Anyone else feel like the outsider friend? Like you don’t really completely belong?
Me too. I’m the mom of an only child. I married young and had my one-and-done at 21. If all goes according to plan, I’ll be an empty nester at 40. I went back to school late in life and just recently finished college. My career requires me to work weekends. I’m definitely non-traditional. I often feel like I don’t fit in. Many of the women my age are still in MOPS while we’re looking at colleges and considering the downsizing phase. I feel like I have a lot of nice, little, shallow but friendly interactions, but that I am often on the outside when it comes to going deeper or doing life together.
I know I’m not alone in this. Single ladies feel like everyone is married with kids. Older mothers feel like the other moms are all young. Women with big families or only one child feel like everyone has the typical 2.4 kids while their big or small brood stands out. There are as many reasons to feel different as there are women!
The problem is that we look at others and see similarities, but look at ourselves and see differences. We think the average is the norm. But when I stop and think about it, I realize that the people around me are more diverse than average. I know a lot of single adults—some parents and some not. I know a lot of seniors—some married, some not. I know a lot of empty nesters, and I know a lot of parents. Maybe I need to stop looking for people just like me to find friends.
And don’t get me started on social media and how that messes with our perception of reality. When I log on to social media and see couples out on a double date, or a group getting together without me, it’s easy to feel like everyone else has these rich relationships while I’m out of the loop. I start to see the little connections of others as evidence that they have big connections, while I look at my little connections and see them as proof that I only have little connections.
But there are things we can do!
-Be the one to initiate: If most people are out there thinking they are the outsider, then someone has to initiate! Step out and make the first move.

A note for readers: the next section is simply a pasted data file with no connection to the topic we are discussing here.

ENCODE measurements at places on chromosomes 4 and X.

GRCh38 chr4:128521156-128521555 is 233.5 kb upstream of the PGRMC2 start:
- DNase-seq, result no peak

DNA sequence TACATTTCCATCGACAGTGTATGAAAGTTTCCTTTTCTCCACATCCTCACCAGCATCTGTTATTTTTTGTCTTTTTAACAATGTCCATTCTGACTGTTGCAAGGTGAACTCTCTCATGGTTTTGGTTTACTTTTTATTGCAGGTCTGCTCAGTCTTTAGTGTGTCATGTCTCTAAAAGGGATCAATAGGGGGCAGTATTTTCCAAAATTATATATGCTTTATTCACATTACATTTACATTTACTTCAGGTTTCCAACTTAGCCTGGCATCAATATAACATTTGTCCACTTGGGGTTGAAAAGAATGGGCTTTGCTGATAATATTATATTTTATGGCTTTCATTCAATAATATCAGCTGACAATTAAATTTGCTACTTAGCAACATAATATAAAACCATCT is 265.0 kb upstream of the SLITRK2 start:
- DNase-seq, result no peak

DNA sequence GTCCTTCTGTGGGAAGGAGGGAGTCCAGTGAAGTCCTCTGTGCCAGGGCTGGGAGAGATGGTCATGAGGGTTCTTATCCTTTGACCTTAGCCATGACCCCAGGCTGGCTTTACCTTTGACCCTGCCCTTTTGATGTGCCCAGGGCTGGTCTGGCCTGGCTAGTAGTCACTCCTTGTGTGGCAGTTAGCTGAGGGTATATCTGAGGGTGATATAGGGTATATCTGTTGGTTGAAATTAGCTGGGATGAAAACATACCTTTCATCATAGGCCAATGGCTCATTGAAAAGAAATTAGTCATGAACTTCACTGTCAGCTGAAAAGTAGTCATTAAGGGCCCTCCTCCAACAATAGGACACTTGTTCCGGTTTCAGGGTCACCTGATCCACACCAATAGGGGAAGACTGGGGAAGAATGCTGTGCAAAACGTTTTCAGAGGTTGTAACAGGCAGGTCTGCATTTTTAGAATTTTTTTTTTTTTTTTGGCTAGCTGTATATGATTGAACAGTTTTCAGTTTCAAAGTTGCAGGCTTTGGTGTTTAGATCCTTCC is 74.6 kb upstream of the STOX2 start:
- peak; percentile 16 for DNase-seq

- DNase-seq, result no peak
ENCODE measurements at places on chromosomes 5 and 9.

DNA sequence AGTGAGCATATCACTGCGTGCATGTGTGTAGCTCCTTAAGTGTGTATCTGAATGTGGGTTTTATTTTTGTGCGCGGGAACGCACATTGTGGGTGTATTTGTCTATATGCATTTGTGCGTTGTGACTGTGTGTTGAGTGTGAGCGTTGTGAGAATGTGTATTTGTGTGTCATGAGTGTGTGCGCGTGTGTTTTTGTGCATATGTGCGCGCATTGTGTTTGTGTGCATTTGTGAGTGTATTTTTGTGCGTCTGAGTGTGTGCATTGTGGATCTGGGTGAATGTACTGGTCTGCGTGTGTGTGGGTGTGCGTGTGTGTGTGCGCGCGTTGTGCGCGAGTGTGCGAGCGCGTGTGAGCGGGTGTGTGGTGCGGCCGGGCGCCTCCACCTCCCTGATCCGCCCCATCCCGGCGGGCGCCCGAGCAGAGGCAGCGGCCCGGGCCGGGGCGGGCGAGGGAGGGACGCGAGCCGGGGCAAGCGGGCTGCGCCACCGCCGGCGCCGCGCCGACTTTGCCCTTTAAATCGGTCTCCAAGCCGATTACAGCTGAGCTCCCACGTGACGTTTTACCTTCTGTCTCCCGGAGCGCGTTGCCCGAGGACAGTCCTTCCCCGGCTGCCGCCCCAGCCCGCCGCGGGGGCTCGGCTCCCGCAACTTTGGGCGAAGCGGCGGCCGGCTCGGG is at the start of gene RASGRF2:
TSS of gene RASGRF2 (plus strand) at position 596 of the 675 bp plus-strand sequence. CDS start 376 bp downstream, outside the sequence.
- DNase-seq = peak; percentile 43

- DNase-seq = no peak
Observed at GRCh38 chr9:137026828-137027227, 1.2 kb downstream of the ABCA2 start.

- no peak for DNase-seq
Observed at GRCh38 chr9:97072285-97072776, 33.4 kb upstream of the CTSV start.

-Get together with people other than where you usually see them: The friendly little “Hi, how are you?” interactions at work and church won’t deepen into rich friendships until you spend time together getting to know one another. Have coffee with a church friend or volunteer after hours with a coworker. Open your home to others.
-Stop looking for a perfect fit and start spending time with whomever life brings you: Finding a “BFF” is kind of a juvenile concept. If you’re holding out for the one perfect match, you will miss out.
-Some people like to have lots of “friends” and others consider a small group of deep friends to be valuable. What good friendship looks like to you will be different than what it looks like to others. Don’t judge yourself (or others) on that difference.
-Life isn’t a performance or show. You don’t have to put only your best foot forward. Admit your slip-ups, post pictures without filters, laugh at your mistakes. Don’t wait until your house/body/life is “perfect” to let others in. You’ll never get there; you will always find a reason not to put yourself out there.
It feels vulnerable, but developing meaningful relationships requires opening up and spending time together. You can do this. We can do this.